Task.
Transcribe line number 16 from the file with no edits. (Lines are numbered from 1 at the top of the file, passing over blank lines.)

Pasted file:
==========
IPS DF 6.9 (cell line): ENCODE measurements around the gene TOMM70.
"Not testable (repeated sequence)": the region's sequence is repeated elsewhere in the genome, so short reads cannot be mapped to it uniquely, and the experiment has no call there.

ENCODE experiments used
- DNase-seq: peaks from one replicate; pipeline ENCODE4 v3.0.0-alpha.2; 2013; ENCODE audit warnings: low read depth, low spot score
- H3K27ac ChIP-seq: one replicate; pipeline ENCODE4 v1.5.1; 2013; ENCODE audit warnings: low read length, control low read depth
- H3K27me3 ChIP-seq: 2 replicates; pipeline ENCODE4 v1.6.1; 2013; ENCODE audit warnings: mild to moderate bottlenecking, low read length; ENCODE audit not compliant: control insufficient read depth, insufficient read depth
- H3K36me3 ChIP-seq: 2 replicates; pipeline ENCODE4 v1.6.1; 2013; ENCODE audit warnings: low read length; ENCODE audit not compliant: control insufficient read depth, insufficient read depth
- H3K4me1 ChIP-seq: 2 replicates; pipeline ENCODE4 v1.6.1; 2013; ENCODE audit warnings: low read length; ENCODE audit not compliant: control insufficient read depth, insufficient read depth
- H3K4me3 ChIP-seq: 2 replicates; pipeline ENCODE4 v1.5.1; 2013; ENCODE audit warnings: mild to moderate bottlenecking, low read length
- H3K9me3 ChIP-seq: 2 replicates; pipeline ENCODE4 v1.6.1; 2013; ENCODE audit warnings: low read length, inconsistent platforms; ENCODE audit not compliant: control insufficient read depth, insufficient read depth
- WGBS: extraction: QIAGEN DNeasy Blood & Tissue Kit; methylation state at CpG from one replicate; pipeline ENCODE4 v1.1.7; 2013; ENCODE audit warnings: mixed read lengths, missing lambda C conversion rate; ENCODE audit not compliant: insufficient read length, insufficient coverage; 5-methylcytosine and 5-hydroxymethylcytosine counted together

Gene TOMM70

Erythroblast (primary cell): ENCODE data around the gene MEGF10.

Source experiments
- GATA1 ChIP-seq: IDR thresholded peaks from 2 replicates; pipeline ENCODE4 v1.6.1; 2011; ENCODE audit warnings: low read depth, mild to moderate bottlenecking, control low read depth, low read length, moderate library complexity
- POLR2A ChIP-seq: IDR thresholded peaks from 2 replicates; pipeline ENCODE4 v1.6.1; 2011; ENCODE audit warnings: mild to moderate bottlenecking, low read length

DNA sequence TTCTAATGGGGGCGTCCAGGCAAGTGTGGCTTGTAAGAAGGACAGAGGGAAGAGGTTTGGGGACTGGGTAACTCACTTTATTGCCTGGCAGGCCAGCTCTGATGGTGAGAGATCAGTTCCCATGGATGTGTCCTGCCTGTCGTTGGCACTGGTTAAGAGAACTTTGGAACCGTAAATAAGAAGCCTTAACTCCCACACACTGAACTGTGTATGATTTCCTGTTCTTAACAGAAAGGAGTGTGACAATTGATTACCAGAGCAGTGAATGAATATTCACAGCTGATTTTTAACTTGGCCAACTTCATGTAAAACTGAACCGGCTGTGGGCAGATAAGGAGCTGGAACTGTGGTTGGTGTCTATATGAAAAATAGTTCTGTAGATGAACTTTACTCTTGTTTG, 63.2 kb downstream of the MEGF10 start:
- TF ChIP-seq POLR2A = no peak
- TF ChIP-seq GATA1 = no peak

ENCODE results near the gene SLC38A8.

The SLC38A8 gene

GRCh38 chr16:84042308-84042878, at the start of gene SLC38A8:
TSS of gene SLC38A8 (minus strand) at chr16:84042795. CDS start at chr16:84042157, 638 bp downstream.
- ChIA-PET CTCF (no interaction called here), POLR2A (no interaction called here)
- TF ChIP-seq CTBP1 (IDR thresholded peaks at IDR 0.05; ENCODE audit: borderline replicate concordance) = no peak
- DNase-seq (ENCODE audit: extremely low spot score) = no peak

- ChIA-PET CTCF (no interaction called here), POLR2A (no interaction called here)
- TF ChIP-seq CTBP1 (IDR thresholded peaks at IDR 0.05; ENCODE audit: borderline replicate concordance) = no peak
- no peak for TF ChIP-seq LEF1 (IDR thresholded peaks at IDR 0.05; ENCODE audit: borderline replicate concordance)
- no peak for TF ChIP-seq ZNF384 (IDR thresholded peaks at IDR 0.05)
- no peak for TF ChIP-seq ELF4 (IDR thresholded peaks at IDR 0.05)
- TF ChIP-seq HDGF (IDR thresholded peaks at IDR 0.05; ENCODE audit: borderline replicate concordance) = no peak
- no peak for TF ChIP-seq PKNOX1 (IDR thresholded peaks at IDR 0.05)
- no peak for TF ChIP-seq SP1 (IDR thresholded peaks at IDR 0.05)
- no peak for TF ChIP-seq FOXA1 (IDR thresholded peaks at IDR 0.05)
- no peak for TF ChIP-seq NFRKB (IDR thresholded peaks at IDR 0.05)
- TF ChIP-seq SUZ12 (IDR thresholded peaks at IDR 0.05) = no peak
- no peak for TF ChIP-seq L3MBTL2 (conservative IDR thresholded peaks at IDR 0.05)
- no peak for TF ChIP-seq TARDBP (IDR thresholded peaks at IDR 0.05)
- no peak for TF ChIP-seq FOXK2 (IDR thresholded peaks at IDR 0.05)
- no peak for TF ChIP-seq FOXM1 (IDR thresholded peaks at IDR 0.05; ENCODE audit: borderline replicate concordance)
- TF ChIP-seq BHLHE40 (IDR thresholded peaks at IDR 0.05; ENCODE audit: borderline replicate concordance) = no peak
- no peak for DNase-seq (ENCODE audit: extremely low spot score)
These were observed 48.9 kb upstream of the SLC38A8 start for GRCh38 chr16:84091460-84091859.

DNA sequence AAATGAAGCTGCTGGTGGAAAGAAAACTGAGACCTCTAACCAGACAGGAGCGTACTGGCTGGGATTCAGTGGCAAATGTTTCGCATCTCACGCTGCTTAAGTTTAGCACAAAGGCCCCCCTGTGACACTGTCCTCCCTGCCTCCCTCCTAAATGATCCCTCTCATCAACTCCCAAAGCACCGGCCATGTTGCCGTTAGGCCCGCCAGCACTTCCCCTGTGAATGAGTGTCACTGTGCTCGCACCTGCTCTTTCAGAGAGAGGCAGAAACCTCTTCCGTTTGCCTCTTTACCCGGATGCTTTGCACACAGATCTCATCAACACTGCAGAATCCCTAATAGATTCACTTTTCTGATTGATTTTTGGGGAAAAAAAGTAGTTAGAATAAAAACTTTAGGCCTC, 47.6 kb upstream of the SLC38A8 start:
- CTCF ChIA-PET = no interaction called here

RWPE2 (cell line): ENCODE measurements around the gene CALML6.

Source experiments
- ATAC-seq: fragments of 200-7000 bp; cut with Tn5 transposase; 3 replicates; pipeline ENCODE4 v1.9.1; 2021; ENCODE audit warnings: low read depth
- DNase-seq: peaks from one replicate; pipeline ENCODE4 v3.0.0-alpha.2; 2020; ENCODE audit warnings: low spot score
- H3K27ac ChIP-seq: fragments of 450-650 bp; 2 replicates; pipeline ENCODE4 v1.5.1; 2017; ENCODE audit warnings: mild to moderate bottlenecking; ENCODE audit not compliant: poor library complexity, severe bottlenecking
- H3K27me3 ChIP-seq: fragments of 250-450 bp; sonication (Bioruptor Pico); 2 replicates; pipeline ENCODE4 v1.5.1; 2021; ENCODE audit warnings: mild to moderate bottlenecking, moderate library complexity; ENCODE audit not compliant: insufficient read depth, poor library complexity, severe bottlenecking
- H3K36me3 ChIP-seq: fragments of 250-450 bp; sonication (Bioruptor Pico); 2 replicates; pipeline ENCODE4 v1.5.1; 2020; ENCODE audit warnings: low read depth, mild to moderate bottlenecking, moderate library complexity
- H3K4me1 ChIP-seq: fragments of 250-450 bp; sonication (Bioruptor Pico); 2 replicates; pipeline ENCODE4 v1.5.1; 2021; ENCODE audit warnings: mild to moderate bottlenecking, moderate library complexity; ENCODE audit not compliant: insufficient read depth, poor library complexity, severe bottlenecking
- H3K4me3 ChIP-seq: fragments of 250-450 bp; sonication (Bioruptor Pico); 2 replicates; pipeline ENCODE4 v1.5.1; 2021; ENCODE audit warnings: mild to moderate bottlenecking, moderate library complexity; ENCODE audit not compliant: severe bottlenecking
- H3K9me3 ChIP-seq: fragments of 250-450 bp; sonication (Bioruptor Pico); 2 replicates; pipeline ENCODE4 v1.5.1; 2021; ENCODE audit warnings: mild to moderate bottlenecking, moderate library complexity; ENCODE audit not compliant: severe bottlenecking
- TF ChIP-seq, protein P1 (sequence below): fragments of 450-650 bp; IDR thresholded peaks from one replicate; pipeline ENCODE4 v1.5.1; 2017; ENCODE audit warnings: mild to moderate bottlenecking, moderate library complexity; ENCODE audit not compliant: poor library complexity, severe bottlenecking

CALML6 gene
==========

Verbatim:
- POLR2A ChIP-seq: IDR thresholded peaks from 2 replicates; pipeline ENCODE4 v1.6.1; 2011; ENCODE audit warnings: mild to moderate bottlenecking, low read length